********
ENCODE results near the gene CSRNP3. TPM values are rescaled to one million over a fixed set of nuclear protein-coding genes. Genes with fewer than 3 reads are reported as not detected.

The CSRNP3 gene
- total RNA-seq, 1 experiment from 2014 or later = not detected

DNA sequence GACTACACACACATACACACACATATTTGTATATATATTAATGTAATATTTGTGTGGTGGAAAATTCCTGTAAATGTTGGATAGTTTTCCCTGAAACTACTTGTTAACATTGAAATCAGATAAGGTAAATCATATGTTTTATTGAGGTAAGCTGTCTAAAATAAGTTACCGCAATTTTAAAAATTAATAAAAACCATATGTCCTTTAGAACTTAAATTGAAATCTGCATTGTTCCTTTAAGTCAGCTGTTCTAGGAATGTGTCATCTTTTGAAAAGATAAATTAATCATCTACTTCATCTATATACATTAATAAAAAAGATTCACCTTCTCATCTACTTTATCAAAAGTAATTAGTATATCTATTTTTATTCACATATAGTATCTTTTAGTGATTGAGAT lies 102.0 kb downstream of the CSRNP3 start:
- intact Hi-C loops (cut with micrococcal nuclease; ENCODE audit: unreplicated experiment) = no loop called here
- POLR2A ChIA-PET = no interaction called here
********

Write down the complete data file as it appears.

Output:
ENCODE results near the gene CSRNP3. TPM values are rescaled to one million over a fixed set of nuclear protein-coding genes. Genes with fewer than 3 reads are reported as not detected.

The CSRNP3 gene
- total RNA-seq, 1 experiment from 2014 or later = not detected

DNA sequence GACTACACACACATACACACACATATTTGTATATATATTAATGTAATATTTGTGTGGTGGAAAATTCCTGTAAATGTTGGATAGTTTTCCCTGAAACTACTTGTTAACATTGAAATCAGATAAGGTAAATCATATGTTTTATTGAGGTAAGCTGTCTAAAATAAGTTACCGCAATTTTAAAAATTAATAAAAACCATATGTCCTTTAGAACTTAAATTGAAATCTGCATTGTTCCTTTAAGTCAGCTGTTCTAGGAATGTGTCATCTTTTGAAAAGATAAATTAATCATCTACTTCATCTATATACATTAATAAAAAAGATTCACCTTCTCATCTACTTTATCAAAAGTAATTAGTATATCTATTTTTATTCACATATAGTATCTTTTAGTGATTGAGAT lies 102.0 kb downstream of the CSRNP3 start:
- intact Hi-C loops (cut with micrococcal nuclease; ENCODE audit: unreplicated experiment) = no loop called here
- POLR2A ChIA-PET = no interaction called here